The choice of music causes me problems; I can't recall a single Dutch or Belgium ban in my limited collection for this tour. I get a head start on the French with Jean Michelle Jarre.
The French border is crossed at seven, but the landscape changes very little. I reach Calais and the tunnel a bit passed eight after the first 305 kilometres of the day. I can pay €13,50 extra, and get the 9;20 train, but I rather wait one hour and use €7,50 on a huge egg panini and a mug of tea. As no surprise, I fail to get a single English word out of the lady selling it to me. After all, only half her customers are English speaking.

The entire tunnel area is fenced in like a jail, but here are no refugees to see. The tunnel train is a smooth operation, and we leave on schedule. I spend most of the 35 minutes sleeping on my car-bed, nicely dozed by the gentle rolling of the train. We arrival 25 minutes before we left, and I set out for the first site: Dover Castle. A mist soon turns into a heavy fog, and I can't talk my self into paying 20 pound for the visit. Guess the entire coast will be covered in fog, and I skip the nearby sites. I will get back! Music is no longer a problem; England have fostered so many great musicians, and I got most!
I head south through huge, green hill with numerous sheep. Many of the roads are real narrow and lined with hedges. The speed limits are ridiculous: No chance anyone can drive that fast on these roads! Some fine, ancient houses are found scattered around the area. A few small villages make some great motives - if here were some sun. The entire day, I keep wondering; how comes here are only ancient houses, and no new at all? Danish villages tend to be hidden away in new villas.

The next sight is Dungeness with an old light tower and a especially the Dungeness National Reserve. Well, I might have expected a bit more, but here are some nice, yellow Fabaceaes with thorns and some "beach cabbage". The entire area is made up by dunes of rolling stones, and I head out to the sea on a board-walk. Here, the mist keep everything in a mysterious atmosphere - and rather impossible to photo. Further inland, a few ponds are the home for some noisy green frogs, and birds sings in the surrounding bushes. Nightingales, finches, larks and other voices mix with the frogs. A few orchids, the famous Bluebells Flowers (Hyacinthoides non-scripta?) and little else in combination with the fog make it a short visit.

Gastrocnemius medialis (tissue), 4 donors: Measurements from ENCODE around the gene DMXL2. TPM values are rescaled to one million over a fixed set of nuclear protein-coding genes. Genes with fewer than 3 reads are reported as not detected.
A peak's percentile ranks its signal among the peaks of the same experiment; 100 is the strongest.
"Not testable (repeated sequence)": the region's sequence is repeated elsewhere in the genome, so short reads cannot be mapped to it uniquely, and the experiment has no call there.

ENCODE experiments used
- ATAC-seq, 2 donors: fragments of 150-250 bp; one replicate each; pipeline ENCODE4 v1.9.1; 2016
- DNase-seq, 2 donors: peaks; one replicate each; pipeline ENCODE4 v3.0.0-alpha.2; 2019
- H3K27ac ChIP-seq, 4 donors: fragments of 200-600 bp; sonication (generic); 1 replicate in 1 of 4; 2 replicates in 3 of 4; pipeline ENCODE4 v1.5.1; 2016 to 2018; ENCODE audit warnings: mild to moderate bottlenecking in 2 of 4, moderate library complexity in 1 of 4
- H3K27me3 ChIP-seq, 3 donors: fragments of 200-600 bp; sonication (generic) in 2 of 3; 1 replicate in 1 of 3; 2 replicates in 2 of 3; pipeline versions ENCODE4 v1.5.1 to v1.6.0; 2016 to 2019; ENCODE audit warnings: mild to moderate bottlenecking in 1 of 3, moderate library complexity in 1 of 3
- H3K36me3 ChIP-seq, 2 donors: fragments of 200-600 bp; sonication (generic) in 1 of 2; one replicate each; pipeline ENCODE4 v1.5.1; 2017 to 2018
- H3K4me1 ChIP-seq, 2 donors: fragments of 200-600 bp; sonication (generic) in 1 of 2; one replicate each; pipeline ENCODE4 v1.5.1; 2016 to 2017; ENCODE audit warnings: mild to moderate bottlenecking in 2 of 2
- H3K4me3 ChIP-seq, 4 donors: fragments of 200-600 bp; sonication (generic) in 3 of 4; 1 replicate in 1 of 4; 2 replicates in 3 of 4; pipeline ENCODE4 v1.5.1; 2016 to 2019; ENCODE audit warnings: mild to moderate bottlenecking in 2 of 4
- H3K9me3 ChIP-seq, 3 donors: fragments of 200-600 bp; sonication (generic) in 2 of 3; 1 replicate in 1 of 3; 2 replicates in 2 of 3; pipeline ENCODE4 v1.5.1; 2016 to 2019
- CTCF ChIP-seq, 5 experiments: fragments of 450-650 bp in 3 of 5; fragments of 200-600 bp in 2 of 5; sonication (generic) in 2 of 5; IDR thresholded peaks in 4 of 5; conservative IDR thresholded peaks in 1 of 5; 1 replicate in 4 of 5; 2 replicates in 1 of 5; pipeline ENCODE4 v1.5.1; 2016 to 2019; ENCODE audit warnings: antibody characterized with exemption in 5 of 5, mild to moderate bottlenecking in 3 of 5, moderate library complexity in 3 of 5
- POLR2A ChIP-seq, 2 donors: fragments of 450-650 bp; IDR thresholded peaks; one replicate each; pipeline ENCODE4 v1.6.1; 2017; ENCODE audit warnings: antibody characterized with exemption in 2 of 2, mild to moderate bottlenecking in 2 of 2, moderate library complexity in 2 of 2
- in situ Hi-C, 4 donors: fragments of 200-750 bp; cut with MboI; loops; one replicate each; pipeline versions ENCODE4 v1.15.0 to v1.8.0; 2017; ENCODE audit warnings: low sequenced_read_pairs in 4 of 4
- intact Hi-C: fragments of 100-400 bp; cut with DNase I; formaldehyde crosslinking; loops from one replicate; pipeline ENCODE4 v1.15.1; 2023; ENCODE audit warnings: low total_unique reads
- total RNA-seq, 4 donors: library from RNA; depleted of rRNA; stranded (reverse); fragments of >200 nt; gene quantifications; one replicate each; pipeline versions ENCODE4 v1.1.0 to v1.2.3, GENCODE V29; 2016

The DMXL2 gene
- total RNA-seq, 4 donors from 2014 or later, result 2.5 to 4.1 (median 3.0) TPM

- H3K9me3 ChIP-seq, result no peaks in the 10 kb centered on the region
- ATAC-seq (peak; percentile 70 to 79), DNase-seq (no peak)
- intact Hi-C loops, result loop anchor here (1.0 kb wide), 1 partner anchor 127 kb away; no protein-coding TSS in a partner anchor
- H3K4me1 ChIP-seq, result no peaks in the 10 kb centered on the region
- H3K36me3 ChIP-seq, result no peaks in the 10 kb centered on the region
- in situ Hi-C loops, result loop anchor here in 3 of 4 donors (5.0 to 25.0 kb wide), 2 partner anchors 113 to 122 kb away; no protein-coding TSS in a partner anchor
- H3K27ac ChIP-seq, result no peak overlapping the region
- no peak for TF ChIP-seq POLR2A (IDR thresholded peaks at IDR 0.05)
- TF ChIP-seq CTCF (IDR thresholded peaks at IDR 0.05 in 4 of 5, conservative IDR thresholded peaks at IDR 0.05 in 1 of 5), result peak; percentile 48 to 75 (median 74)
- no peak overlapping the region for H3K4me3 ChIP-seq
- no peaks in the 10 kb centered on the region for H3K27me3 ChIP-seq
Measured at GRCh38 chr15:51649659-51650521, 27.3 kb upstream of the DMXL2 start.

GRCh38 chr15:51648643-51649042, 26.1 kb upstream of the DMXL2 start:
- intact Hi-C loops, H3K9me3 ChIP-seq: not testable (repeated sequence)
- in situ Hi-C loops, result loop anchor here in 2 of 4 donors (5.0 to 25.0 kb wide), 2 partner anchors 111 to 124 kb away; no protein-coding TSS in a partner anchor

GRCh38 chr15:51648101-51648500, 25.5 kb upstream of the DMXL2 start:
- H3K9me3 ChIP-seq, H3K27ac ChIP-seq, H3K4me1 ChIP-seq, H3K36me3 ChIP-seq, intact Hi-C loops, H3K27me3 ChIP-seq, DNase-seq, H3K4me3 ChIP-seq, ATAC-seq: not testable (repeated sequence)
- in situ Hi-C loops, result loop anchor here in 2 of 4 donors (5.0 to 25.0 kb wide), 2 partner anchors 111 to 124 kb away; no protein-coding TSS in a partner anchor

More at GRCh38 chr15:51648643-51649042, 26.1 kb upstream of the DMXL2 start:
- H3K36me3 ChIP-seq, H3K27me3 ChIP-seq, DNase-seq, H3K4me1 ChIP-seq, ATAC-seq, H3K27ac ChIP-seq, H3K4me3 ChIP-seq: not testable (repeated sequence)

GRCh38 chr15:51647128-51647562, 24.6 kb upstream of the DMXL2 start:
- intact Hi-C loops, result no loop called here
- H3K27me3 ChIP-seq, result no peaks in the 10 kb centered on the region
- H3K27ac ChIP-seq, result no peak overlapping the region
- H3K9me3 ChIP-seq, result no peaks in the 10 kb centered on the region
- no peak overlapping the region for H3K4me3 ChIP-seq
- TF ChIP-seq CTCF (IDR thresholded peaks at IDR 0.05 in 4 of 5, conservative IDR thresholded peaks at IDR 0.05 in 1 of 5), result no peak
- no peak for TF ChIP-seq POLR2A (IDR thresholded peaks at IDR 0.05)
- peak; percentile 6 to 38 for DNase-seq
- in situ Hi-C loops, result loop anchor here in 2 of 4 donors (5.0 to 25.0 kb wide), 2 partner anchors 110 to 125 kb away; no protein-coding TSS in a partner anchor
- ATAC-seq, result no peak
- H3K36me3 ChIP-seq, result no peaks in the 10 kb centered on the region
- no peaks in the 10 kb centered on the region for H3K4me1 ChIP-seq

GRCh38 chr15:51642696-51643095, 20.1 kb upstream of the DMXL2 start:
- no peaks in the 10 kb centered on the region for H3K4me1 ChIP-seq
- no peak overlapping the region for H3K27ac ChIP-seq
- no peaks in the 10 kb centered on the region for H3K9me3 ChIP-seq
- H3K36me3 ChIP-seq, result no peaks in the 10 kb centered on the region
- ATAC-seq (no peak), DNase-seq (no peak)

The next stop is in the little village of Lydd, where the ancient church causes me to stop. The lichen covered gravestones surrounding it seems to be several hundred years old, but the lack of light sends me on with no good photos.

Then I get to the cosy town of Rye. I park next to Robe Marked, but neither the food, nor the second-hand items caught my interest. I head into the centre, and here are so many narrow, roads, lined with the most fantastic, small houses. Some are build in limestone, and it have been severe corroded through time.
It seems like most shops are second-hand - or rather fifth-hand shops and the rest cafes. I find a ATM and then a local power-plug.
At the canal, it is low-tide, and the boats lie on the mud. Another loop through town offers a toasted sandwich with cheese and tomatoes in a local favourite place. I guess the youngest - beside me - is way pass 70.

I head a bit inland to try to avoid the fog, and here I pass through some of the famous "blue forests", where the entire floor is covered in Bluebells. Well, except where the white stars have taken over. Another fine, old church; St James The Great caught my eyes, and I do a short stop.
The the ancient Bodiam Castle appears way out in the country side. I pay three pound, and enter the parking-lot. The castle is fare from as huge as I had expected, and with the fog on top of that, I refuses to pay additional ten pound to get closer to it. And it is not that old; build in 1385.
On the way out here, I passed some real strange houses. Due to the narrowness of the road and the hedges, I can't get a photo, but I guess they might turn up again - along with the sun. Here are some huge yucca/dragenblood trees in front of many houses along with some palms which actually look a lot like the frost prone we got at home.

Out at the coast again, Beachy Head and Seven Sisters offers a glimpse of the highest white cliffs. As no surprise, the path up to the top is lined with flowers, among them; orchids. The fog is just a light mist in some places, and there is a clear view to the impressive walls of limestone. A short light tower sit at the highest point. I do the walk to the top along with a botanist, who fill me in on the local (invasive) flora. Here are numerous Bluebells again, but I fail to get a Latin name.